Deloitte shares findings on why employee wellbeing is good business

Many organizations view employee wellness as a luxury, if not another cost of doing business. However, many forward-thinking companies are learning to embrace employee wellness not only as a responsible corporate strategy, but as a strategic advantage to increase employee retention, engagement and productivity.

That’s the view of Deloitte, who in their recent article, Well-being: a strategy and a responsibility, assert that, “Well-being is now front and center as a business imperative for leading, high-performance companies.”

The reason? Employees are facing an increasingly stressful and challenging workplace, and significant gaps remain between what employees expect and what employers offer. If organizations want to attract and retain the highest levels of talent, while empowering employees to become their most productive selves, it’s no longer an option to let wellness programs slip by the wayside – companies need to embrace them as a strategic priority.

Meeting expectations and driving productivity

It should come as no surprise to HR professionals that workers are stressed; Deloitte notes that 40% of American employees feel that their jobs are either very or extremely stressful. With the “always on” model of digital business, it can difficult for employees to detach themselves from their work and proactively seek wellbeing.

While corporate wellbeing initiatives initially emerged nearly 20 years ago as a way to promote health and safety, today they have grown into a sprawling wellness marketplace designed to address this growing number of “overwhelmed” employees and promote the holistic, end-to-end wellbeing of the individual.

This market, Deloitte observes, has topped $8 billion in the U.S., and is expected to grow $3 billion more by 2021.

But it’s not merely that corporate wellness programs are a reaction to growing employee stress – they are, demonstrably, a proactive strategy to increase engagement and productivity. For instance, Deloitte found, in their Global Human Capital Trends survey, that wellbeing programs improve employee retention for 60% of companies.

Moreover, 61% of companies say that their wellness programs improve both productivity and the bottom line. Yet, relatively few companies are leveraging such benefits in a strategic manner. For instance, just 23% of companies say that their wellbeing programs are designed to reduce insurance costs.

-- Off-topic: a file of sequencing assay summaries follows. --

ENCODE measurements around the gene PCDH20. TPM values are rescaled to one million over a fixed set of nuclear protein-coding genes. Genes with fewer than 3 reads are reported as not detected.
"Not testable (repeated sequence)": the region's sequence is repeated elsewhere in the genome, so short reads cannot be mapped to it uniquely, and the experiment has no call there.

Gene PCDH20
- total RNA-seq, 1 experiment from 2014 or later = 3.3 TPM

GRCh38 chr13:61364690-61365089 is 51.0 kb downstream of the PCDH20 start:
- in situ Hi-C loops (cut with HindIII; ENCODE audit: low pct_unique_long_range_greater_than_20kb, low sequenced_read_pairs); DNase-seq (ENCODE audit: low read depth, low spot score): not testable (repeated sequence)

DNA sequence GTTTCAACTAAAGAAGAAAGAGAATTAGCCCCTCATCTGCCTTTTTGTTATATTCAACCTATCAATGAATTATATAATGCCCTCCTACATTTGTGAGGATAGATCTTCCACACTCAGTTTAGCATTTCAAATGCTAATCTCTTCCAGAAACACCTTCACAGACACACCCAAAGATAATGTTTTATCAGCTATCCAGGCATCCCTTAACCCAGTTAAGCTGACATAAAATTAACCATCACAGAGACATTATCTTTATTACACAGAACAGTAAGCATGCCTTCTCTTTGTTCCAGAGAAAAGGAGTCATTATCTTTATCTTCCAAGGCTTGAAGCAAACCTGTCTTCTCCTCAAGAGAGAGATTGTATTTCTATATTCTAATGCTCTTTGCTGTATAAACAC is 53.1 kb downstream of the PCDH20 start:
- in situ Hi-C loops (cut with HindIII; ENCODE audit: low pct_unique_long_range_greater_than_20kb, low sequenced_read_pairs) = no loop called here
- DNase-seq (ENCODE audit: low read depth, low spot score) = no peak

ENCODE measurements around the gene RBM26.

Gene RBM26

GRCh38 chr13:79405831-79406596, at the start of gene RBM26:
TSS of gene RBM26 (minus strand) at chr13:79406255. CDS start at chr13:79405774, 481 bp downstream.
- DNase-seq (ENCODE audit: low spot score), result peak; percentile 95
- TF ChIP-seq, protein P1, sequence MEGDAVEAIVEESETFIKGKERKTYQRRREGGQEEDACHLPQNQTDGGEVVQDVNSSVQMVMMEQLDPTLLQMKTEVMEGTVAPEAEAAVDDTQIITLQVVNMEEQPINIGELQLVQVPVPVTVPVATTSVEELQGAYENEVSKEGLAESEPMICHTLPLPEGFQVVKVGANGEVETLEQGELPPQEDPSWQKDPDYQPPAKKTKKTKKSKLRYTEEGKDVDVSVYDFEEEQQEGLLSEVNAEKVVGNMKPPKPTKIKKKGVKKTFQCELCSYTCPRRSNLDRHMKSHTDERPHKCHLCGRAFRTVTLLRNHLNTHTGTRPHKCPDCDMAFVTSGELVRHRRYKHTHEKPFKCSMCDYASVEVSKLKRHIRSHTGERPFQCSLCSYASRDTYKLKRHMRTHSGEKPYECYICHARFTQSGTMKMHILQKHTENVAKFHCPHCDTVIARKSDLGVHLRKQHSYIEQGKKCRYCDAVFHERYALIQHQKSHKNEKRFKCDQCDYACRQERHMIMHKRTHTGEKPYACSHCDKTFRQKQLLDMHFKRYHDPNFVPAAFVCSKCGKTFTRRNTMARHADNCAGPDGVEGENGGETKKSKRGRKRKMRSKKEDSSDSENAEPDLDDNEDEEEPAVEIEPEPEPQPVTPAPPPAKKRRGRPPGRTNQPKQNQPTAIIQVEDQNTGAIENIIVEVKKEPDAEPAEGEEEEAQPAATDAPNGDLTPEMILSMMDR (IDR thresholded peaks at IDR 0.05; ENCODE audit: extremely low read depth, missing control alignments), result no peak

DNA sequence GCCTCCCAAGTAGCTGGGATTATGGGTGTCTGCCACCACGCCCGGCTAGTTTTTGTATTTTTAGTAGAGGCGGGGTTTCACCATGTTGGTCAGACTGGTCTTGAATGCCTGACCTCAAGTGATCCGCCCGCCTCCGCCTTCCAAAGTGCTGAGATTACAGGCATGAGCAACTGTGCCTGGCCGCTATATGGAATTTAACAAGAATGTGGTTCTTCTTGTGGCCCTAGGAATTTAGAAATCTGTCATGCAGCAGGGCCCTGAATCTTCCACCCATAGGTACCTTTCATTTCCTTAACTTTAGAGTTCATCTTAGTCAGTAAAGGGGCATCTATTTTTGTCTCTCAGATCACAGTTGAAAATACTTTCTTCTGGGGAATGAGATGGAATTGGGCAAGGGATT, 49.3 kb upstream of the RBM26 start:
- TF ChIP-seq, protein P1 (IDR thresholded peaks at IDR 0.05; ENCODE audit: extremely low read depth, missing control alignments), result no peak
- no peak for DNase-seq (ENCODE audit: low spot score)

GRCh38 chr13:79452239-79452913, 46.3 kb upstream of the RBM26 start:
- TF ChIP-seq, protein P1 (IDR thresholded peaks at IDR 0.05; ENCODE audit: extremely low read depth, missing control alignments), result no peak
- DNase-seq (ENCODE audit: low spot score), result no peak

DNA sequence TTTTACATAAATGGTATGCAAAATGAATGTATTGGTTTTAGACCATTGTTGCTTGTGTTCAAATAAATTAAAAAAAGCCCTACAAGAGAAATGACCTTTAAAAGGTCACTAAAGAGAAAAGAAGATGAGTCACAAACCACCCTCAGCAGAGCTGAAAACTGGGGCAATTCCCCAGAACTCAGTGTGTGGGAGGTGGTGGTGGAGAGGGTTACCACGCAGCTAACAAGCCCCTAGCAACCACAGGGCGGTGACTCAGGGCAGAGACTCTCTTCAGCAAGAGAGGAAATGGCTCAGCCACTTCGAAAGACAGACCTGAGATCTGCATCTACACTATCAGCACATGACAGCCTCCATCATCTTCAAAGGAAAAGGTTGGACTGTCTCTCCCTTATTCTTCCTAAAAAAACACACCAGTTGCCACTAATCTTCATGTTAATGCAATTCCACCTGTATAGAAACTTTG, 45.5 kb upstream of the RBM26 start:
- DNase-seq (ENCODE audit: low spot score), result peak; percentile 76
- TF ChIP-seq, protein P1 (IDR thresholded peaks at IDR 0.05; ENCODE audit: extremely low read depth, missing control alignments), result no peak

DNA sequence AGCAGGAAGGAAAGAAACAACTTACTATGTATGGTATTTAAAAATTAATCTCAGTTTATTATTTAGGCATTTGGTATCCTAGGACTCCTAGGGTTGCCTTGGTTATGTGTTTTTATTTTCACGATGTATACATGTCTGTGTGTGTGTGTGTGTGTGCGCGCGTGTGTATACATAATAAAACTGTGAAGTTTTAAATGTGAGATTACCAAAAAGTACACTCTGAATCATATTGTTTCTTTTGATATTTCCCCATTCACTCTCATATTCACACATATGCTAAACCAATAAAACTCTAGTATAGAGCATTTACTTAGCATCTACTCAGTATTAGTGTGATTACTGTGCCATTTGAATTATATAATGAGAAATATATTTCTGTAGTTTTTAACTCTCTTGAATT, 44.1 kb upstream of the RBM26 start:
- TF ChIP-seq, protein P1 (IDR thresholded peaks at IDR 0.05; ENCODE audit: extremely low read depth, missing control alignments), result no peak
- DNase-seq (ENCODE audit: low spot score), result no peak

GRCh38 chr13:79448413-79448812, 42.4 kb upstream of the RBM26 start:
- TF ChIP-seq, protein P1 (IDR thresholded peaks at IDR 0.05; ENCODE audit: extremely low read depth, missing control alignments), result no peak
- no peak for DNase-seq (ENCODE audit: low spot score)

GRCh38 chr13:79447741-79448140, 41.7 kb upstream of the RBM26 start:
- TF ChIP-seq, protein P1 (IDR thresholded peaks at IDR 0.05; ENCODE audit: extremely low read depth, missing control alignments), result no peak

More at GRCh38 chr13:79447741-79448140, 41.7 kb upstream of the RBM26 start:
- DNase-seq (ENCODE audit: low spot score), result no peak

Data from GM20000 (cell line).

In spite of these facts, there’s often a significant mismatch between what employees want and what employers offer. For example, while 67% of employees would value reimbursement for wellbeing expenses, just 26% of companies offer such programs, according to Deloitte.

In the same vein, 67% of employees would value having designated office space for wellness, but only 27% of organizations boast such a feature. Furthermore, 60% of employees would value mental health counseling, while only 21% of employers offer it.

In other words, many companies are missing out on a significant opportunity to both improve their productivity and engagement and project the kinds of workplace benefits that highly talented workers expect.

Leveraging employee wellness as an asset

“It is our view that expanding well-being programs to encompass what employees want and value is now essential for organizations to treat their people responsibly—as well as to boost their social capital and project an attractive employment brand,” said the authors of Deloitte’s report.

In order to compete in the modern talent marketplace as a forward-thinking organization, companies must come to view their wellness programs (and employee benefits, generally) as a value-adding, strategic asset – a win-win for both employer and employee.

Yet, it need not be challenging for organizations to build wellness programs that meet the expectations of their employees. Rather than offer benefits that employers think their employees may want, it’s often most effective to provide employees with the power of choice.

For instance, by offering employees a benefits spending account, you can empower them to spend their benefits dollars in the most valuable, personally enriching manner – whether that be for fitness, mental or financial wellness, or even personal development.

While both employers and employees today face difficult workplace challenges – attracting and retaining the best talent and building a productive lifestyle of wellbeing, respectively – there are plentiful opportunities for both parties to meet in the middle. As is so rarely the case, finding such a middle ground is both good practice and good business.

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